Kalam kalam gruhitva cha devanam vishvakarmana
Nirmito yah surairyasmat kalashastena uchyate
(Vishvakarma has collected the qualities of all gods by which Kalasha is created.)
As Kalasha is created by Vishvakarma for holding Amruta by collecting the qualities of all the gods, it is considered as holy and pure.
Kalasha as the abode of gods
As Kalasha is created from the qualities of all the gods, it is considered as holy. It a belief that gods reside in the Kalash.
कलशानां मुखे ब्रह्मा ग्रीवायां शङ्करः स्थितः ।
मूले तु संस्थितो विष्णुर्मध्ये मातृगणाः स्थितः ॥
Kalashanam mukhe brahma grivayam shankarah sthitah
Mule tu sansthito vishnurmadhye matruganah sthitah
दिक्पाला देवताः सर्वे वेष्टयन्ति दिशो दश ।
कुक्षौ तु सागराः सप्तदीपाश्च संस्थिताः ॥
Dikpala devatah sarve veshtayanti disho dasha
Kukshau tu sagarah saptadipashcha sansthitah
नक्षत्राणि ग्रहाः सर्वे तथैव कुलपर्वताः ।
गङ्गाद्याः सरितः सर्वा वेदाश्चत्वार एव च ॥
Nakshatrani grahah sarve tathaiva kalaparvatah
Gangadyah saritah sarva vedashtvara eva cha
कलशे संस्थिताः सर्वे तेषु तानि विचिन्तयेत्
Kalashe sansthitah sarve tevu tani vichintayet
(Brahma at the mouth of Kalasha, Shnkara at the neck, Vishnu at the base Matrugana at the middle; directional deities at all directions of the Kalasha; ocean, seven mountains, all constellations and planets, all rives, Vedas at the flank; all these gods are there in the Kalasha.)
Kalasha of Temple
In the study of temple architecture we always come across the term Kalash. It is top most part of temple, above the shikhara which exactly looks like Kalasha. It is a belief among the people that the construction of the temple is very auspicious and it is completed only after the construction of the Kalasha at the end on the top of it.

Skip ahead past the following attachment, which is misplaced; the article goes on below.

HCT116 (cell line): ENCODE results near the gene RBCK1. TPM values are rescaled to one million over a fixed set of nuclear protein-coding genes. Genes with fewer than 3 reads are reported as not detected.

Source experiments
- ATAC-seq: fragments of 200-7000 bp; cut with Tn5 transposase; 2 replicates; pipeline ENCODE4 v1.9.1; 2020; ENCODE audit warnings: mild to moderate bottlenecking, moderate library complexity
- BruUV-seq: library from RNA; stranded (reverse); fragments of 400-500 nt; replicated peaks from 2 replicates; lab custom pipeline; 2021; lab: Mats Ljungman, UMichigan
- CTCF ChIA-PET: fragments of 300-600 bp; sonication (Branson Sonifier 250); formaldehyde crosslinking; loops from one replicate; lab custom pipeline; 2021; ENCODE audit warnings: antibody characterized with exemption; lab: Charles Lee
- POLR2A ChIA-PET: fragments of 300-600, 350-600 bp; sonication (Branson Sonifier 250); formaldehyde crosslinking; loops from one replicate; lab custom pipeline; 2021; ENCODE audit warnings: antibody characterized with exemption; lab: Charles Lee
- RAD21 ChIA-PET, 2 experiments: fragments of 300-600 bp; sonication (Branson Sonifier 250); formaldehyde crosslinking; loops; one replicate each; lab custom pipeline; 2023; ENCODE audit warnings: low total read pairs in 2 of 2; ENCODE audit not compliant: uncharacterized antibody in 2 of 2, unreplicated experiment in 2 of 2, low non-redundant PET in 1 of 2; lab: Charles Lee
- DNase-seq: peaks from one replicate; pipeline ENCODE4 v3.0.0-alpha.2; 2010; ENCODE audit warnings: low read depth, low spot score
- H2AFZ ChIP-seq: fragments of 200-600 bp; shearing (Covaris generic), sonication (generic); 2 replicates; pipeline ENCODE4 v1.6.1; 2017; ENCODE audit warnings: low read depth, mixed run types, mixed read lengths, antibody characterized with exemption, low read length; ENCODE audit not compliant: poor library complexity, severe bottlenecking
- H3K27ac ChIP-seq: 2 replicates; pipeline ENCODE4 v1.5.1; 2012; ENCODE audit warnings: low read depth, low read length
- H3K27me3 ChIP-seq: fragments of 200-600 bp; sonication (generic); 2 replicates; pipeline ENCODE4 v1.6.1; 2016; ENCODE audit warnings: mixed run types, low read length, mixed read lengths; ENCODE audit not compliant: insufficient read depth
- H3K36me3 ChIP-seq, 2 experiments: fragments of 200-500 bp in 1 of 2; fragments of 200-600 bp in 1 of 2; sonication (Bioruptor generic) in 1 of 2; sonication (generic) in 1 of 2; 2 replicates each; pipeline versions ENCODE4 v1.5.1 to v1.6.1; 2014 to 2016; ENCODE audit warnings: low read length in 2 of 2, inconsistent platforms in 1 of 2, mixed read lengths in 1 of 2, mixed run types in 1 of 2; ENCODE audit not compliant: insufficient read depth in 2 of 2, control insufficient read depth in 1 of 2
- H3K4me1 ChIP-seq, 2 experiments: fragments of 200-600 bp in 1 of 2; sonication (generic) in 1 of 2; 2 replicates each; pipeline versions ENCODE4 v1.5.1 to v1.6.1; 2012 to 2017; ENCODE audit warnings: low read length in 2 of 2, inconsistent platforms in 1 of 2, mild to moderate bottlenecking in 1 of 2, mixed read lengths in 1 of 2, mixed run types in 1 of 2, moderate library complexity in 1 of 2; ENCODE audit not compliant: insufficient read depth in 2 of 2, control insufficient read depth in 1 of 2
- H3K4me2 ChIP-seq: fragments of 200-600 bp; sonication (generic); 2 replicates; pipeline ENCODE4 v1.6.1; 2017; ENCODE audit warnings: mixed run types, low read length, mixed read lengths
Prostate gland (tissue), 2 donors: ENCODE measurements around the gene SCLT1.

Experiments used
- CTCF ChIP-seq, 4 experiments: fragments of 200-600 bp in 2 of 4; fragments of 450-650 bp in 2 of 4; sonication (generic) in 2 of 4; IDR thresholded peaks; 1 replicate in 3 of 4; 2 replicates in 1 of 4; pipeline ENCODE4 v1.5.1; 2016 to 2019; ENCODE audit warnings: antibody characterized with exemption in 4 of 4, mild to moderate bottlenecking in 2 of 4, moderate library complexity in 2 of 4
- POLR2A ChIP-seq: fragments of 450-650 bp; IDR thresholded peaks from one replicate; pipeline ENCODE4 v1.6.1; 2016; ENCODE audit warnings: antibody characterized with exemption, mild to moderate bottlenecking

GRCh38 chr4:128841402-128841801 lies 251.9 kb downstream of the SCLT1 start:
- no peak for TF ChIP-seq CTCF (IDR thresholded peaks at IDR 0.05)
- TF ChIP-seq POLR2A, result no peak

Kalasha in Buddhism
Kalasha is one of the ancient symbols of Buddhism specially Mahayana Buddhism as the symbol of Lord Buddha. In daily life, Kalasha is used to store water due to its utility and in philosophy to store Jivanamruta, core of life. Kalasha is the icon of Avalokiteshwara.
As the Icon of Gods
In the study of Iconography, Kalasha is marked as the icon of various gods. Vasudhara and Dhanvantari are always depicted as kalashadhari, holding Kalasha. As Dhanvantari is deity of medicines, Kalasha is the symbol of medicines in the form of Amruta. Kubera is always depicted as resting his right leg on the upturned Kalasha in sculptures.
What it symbolizes
Kalasha is a symbol of holiness and purity. The water in the Kalasha symbolizes the primordial water from which the entire creation emerged. It is the giver of life to all and has the potential of creating innumerable names and forms, the inert objects and the sentient beings and all that is auspicious in the world from the energy behind the universe. The leaves and coconut represent creation. The thread represents the love that ‘binds’ all in creation. The five jewels in the Kalasha are the symbols of Panchabhutas, five great elements, Panchendriyas and also of Panchavishayas.
Philosophically also it is a very important symbol of life. Kalasha is considered as human body and water in it is Jivanatattva, the core of life that is Pranatattva.
In Buddhism also Kalasha is one of the ancient icons of Buddha. It is also an icon of Avalokiteshwara, Maitreya and Bodhisattva.
Why worshipping Kalasha is common
Installing Kalasha is a very simple religious act which can be performed by all as an option for all tedious religious practices. On the other hand it is symbol of all gods, knowledge and wisdom, creation. Hence Kalasha is holy and pure.